November 6, 2017: North Korea ordered emergency meetings for its neighborhood watch (local informers) where police officials informed them that the American president was visiting South Korea and there was danger of attack by the Americans or South Korea. The leaders of the informants were told to double check the count of “floaters” (people in the area without permission, usually those desperate for food or employment to survive) and anything suspicious. The informers are a key element in controlling the population and are taken care of. But a successful informer learns to tell the police or government or officials (whenever possible) what they want to hear. It keeps the boss happy and in a good mood. But in stressful situations a percentage of the informants will blurt out what is actually happening and this was one of those times. These informers made it clear that most North Koreans knew all about the bellicose American president and the threats of American and South Korean commandos carrying out raids to kill Kim Jong Un and didn’t seem concerned about it. Most North Koreans knew that admitting they knew stuff like that would imply they were disloyal and lead only to trouble. And no, there was no unusual activity with the floaters but with the cold weather they were hungrier and more desperate but none seemed like they were part of some commando operation. Such occasional outbursts of honesty and unwelcome news is tolerated. The informers were also unhappy about being suddenly called out for more meetings and told to check their count of floaters. But they didn’t have to tell the secret police and local Workers Party officials that.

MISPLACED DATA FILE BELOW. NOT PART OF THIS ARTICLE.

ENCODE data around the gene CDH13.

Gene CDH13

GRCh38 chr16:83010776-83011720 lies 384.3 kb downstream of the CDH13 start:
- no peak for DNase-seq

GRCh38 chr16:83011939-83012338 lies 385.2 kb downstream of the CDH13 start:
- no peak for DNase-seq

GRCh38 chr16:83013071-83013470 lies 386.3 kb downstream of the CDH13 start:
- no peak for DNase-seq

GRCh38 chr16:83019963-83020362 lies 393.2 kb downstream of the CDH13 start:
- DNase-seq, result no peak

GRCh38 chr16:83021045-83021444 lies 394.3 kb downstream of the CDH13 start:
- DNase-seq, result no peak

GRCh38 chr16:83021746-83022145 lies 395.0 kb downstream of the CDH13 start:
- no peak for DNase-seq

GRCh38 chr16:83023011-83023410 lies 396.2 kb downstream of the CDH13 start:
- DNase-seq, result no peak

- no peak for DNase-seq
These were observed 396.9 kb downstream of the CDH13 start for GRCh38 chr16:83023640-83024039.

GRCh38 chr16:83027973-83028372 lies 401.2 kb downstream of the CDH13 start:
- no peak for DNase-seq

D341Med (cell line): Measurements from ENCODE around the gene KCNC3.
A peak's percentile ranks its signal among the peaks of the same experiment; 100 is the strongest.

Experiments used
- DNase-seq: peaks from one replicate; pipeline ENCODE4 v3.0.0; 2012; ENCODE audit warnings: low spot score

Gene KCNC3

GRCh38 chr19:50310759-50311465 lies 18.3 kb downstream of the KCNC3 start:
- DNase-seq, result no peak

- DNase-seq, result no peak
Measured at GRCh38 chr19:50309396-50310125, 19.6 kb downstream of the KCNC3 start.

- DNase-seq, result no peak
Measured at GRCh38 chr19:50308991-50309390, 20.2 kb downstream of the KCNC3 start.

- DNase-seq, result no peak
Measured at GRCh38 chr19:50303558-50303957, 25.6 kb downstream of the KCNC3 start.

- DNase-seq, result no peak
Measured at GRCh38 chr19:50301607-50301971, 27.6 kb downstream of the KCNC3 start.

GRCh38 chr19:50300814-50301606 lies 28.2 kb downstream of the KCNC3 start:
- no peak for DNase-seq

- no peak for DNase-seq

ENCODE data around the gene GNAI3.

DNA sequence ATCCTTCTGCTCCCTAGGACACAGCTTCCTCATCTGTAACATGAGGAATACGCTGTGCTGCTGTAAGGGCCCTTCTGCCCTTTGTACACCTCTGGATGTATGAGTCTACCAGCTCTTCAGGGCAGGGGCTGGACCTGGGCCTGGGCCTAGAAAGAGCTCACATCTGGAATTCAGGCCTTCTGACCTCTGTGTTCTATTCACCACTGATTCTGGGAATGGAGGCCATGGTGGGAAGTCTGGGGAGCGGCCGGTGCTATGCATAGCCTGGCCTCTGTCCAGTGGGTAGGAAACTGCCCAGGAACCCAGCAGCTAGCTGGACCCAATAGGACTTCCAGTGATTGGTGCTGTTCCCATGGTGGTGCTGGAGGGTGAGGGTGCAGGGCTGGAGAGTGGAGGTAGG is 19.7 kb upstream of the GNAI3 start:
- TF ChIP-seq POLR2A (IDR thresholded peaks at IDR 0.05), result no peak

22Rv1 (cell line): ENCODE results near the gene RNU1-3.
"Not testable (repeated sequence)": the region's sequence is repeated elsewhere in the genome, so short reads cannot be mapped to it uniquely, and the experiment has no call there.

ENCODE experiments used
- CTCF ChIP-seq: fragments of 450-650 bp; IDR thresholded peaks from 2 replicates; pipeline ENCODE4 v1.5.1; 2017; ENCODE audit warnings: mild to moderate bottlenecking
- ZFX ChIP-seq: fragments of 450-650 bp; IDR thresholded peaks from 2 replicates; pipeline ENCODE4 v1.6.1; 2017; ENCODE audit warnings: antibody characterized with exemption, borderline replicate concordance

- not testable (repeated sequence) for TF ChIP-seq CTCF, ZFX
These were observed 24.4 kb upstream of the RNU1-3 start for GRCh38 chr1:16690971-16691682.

November 3, 2017: Senior North Korean officials who have escaped from North Korea in the past year or so seem to agree that one the greatest vulnerabilities of North Korea is China suddenly halting its cooperation with North Korea to make life difficult for North Koreans who escape into China. Most of these North Koreans would prefer to move through China to somewhere else, preferably South Korea or the West. China knows this and has occasionally lifted their curbs on North Korean illegal migrants. This is done only briefly to maintain some control over North Korea. Thus China has not lifted these travel restrictions for long periods. These former North Korean officials point out that lifting the curbs would make it much easier for more people like themselves to get out. But China appears to want those North Koreans to stay where they are in case China has to stage a coup and install a more pro-China government. Such a coup is very risky, especially with North Korea building nuclear weapons. But that also makes such a coup more likely if China decided it has no choice but to shut down the Kim dynasty.

November 2, 2017: The U.S. announced that the last 0f 44 of the 22 ton GBI (Ground Based Interceptor) anti-missile missiles were installed in a silo at Fort Greely Alaska. This is a key component of the GMD (Ground-Based Midcourse Defense) anti-missile system in Alaska that protects North America from long range ballistic missiles from North Korea, China or Russia. Testing of the GBI began in 2006 and 55 percent of the tests so far have been successful. Most GBIs are in Alaska but some silos are at Vandenberg Air Force Base in California where most of the test launches occur.